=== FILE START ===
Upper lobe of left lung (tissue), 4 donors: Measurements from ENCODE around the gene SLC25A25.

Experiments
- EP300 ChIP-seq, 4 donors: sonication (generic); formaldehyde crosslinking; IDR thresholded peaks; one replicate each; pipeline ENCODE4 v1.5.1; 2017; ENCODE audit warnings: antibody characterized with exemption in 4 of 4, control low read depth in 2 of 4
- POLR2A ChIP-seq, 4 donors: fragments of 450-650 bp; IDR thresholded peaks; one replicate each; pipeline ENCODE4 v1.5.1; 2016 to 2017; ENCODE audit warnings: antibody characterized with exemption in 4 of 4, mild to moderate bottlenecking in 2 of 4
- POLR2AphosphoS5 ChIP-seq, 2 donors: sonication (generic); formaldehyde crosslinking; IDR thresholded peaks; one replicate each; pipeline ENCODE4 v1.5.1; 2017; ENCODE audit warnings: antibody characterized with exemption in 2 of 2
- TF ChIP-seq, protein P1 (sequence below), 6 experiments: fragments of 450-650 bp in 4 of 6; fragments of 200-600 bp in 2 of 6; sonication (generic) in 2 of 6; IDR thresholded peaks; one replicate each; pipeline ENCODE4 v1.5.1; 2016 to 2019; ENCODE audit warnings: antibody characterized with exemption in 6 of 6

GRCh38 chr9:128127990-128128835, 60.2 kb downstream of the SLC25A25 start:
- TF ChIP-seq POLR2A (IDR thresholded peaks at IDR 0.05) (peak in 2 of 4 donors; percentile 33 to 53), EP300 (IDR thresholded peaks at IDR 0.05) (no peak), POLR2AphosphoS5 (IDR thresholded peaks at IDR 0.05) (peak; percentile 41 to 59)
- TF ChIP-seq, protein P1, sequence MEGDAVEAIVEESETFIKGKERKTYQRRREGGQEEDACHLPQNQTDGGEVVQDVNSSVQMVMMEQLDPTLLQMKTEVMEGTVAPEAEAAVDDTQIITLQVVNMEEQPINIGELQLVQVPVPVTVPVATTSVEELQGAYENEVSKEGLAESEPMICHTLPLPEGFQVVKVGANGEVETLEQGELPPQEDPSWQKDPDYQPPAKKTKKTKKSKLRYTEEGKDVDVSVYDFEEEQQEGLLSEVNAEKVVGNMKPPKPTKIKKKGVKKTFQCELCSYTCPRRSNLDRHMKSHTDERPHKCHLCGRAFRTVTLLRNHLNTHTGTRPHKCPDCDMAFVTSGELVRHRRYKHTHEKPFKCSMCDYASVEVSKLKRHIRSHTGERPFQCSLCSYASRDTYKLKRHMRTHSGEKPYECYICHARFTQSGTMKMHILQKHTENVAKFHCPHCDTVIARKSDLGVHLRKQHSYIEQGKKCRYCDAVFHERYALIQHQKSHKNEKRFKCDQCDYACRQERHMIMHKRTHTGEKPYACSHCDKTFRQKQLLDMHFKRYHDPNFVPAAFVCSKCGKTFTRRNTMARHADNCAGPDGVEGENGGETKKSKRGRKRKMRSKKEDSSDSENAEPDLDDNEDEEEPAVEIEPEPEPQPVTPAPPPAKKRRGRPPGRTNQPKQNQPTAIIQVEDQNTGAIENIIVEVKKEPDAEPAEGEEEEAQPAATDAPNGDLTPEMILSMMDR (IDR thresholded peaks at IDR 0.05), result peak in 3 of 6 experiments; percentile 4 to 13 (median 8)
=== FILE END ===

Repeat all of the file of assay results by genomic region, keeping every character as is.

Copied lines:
Upper lobe of left lung (tissue), 4 donors: Measurements from ENCODE around the gene SLC25A25.

Experiments
- EP300 ChIP-seq, 4 donors: sonication (generic); formaldehyde crosslinking; IDR thresholded peaks; one replicate each; pipeline ENCODE4 v1.5.1; 2017; ENCODE audit warnings: antibody characterized with exemption in 4 of 4, control low read depth in 2 of 4
- POLR2A ChIP-seq, 4 donors: fragments of 450-650 bp; IDR thresholded peaks; one replicate each; pipeline ENCODE4 v1.5.1; 2016 to 2017; ENCODE audit warnings: antibody characterized with exemption in 4 of 4, mild to moderate bottlenecking in 2 of 4
- POLR2AphosphoS5 ChIP-seq, 2 donors: sonication (generic); formaldehyde crosslinking; IDR thresholded peaks; one replicate each; pipeline ENCODE4 v1.5.1; 2017; ENCODE audit warnings: antibody characterized with exemption in 2 of 2
- TF ChIP-seq, protein P1 (sequence below), 6 experiments: fragments of 450-650 bp in 4 of 6; fragments of 200-600 bp in 2 of 6; sonication (generic) in 2 of 6; IDR thresholded peaks; one replicate each; pipeline ENCODE4 v1.5.1; 2016 to 2019; ENCODE audit warnings: antibody characterized with exemption in 6 of 6

GRCh38 chr9:128127990-128128835, 60.2 kb downstream of the SLC25A25 start:
- TF ChIP-seq POLR2A (IDR thresholded peaks at IDR 0.05) (peak in 2 of 4 donors; percentile 33 to 53), EP300 (IDR thresholded peaks at IDR 0.05) (no peak), POLR2AphosphoS5 (IDR thresholded peaks at IDR 0.05) (peak; percentile 41 to 59)
- TF ChIP-seq, protein P1, sequence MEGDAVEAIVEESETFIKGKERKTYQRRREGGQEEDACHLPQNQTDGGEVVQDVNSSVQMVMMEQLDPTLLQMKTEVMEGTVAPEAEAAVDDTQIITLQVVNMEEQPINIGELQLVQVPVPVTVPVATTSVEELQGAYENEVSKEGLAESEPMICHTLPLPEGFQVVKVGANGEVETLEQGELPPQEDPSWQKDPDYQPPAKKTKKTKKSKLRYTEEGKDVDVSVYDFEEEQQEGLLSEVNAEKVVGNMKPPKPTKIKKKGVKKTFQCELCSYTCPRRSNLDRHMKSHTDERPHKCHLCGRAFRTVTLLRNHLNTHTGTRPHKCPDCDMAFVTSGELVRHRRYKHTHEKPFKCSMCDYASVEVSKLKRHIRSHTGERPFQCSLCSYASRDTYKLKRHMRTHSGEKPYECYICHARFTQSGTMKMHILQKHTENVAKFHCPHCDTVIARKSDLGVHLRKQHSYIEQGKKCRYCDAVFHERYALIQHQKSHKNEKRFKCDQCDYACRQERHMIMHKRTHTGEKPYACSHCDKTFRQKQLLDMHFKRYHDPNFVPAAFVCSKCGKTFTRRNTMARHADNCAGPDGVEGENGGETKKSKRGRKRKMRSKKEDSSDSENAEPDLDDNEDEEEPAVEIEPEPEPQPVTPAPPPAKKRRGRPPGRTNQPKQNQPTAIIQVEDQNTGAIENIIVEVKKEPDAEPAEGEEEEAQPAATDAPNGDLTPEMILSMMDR (IDR thresholded peaks at IDR 0.05), result peak in 3 of 6 experiments; percentile 4 to 13 (median 8)